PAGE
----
Monday, September 21, 2009

Submarine Torpedoman Departs on Eternal Patrol

Several years ago I was shocked to learn that one of the deacons at my church was in fact a retired torpedoman hiding out in North Carolina. I got wise to him since he had one of those airdale jackets with all of his command patches sewed on it.

TM1(SS) Chester Berryman, USN Ret. passed away this summer after complications from cardiac surgery. He will missed by family, friends, shipmates and younger sailors like me. He was from the old boats and it showed.

Despite going to church with him for years and having him pass me his copies of American Submariner when he was done with them, he didn't tell a lot of sea stories. I at least know he served on USS Piper (SS409) and USS Bergall (SSN667).

I always assumed he retired as a chief. It wasn't until I talked with his son that I learned about his pre-navy military career. Chester served in Korea and was wounded in combat with the army. He was medically discharged as a Staff Sgt. and returned to the States where he was sent home to Arlington, Va. He never made it home. He spotted a Navy recruiter at Union station and talked his way into the fleet.

So since he already had served in the army for a couple of years, he didn't need to do a whole 20 year hitch in the navy to qualify for retirement so he when he put his papers in, he was still a TM1. By my calculations, he made E5 in the mudfeet and E6 in the Subforce so that makes him an E11! Either way, I still call him Chief.

Notice the big grin in the photo. I have a feeling that grin kept him in red hash marks. (When did we start using gold hashmaks for good conduct?)

Chester was sent on his final patrol by members of the the Tarheel Subvets Base. A member of the church sang the Navy Hymn. He was interned by a honor guard from the North Carolina National Guard that acted as pallbearers and firing party and three Navy Petty officers from Naval Reserve Center Raleigh who folded the colors and sounded taps on the bugle.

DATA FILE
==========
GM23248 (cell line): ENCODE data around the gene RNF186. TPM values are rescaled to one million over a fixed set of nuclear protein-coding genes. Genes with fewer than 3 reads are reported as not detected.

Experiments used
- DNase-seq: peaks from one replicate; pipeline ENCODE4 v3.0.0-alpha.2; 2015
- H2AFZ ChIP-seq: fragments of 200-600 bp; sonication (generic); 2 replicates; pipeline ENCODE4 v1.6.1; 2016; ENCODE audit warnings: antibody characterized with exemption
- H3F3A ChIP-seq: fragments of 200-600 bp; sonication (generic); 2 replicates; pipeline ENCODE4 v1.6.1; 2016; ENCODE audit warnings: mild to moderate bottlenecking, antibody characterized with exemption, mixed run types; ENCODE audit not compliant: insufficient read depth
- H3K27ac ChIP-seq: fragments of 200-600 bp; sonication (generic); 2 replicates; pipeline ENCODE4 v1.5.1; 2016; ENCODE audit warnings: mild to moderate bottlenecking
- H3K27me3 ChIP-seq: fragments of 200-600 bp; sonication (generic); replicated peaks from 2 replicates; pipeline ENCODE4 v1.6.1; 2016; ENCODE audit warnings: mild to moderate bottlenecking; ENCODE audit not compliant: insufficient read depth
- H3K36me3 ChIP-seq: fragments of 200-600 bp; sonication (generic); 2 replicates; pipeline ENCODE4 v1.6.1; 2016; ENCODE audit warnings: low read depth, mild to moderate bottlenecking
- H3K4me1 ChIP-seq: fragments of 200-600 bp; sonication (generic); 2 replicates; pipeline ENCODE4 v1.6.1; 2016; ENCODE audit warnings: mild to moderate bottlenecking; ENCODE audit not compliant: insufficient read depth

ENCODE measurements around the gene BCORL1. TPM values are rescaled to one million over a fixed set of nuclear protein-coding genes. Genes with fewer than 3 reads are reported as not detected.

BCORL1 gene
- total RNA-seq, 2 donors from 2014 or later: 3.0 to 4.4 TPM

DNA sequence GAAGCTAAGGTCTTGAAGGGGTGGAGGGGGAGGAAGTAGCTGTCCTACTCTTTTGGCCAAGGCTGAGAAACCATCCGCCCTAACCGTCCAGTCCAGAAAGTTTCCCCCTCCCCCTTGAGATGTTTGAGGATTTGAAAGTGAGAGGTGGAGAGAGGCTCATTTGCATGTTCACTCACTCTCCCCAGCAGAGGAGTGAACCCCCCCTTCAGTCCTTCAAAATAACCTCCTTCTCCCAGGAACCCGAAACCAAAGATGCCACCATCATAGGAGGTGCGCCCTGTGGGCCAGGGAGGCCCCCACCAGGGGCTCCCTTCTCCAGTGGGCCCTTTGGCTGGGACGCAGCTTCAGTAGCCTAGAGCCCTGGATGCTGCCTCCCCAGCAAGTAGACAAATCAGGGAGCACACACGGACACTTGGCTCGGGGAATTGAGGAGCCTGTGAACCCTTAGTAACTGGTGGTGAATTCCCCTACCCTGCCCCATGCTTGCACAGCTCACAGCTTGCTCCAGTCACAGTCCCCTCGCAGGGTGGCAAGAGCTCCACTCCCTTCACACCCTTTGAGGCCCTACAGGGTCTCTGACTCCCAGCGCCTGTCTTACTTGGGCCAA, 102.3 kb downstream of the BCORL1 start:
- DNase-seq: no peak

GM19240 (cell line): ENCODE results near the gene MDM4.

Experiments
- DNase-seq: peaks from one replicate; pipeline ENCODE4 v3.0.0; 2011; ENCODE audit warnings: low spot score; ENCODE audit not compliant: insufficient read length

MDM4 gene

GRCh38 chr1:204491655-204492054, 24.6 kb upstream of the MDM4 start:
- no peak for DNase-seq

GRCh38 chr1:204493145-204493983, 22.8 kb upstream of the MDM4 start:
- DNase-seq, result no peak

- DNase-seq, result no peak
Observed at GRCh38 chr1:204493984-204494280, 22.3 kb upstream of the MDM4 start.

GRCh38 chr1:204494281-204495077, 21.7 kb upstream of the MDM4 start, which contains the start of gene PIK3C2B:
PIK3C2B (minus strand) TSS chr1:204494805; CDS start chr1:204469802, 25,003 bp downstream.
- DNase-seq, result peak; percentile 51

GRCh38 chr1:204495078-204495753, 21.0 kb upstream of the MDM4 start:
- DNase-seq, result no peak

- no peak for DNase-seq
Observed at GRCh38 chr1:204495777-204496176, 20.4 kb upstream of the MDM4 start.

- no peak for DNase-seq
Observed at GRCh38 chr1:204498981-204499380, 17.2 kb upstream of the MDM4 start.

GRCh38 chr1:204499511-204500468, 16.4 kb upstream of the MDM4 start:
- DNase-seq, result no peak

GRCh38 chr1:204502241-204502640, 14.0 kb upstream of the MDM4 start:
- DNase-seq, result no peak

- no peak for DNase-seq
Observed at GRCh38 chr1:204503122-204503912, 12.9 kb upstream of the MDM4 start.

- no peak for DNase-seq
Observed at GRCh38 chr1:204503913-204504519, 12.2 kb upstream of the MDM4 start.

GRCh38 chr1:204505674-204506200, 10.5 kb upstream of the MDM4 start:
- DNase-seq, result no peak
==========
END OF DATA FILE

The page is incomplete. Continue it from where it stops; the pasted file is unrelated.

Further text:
We need to do better job of learning all we can from this wise old warriors while they are still with us.

When we say goodbye, the families and friends should know that we, as a community of Submariners, have the wherewithall to show respect for our shipmates as they pass. If you are not involved with the Subvets in your area, get off of your couch and turn to. Put together an honor guard for Submariner funerals and make it happen. Tarheel Base will be putting together a quartet to sing the hymn with the right lyrics at funerals in the future.

So Long, Chief. Your spot in the Torpedo room is vacant and your coffee cup is empty. I miss you.

Thursday, September 17, 2009

How the SEALs Took Down the Pirates

Now the story can be told of just how SEAL team snipers took out 3 Somali pirates. When I first heard about this my head was spinning. Consider the variables:
  • Firing from a moving platform
  • At a moving target
  • Headshots required
  • Three separate targets
  • All target must be eliminated simultaneously in order to save the hostage.

Now, to be fair, I didn't know about the tow cable or the range but even still, this was the finest piece of marksmanship in the modern era since the Canadians took out a Taliban mortar team from a mile and half away with a McMillan 50 Cal.

BZ SEAL team X. Just goes to show what years and years of training and regular combat can accomplish.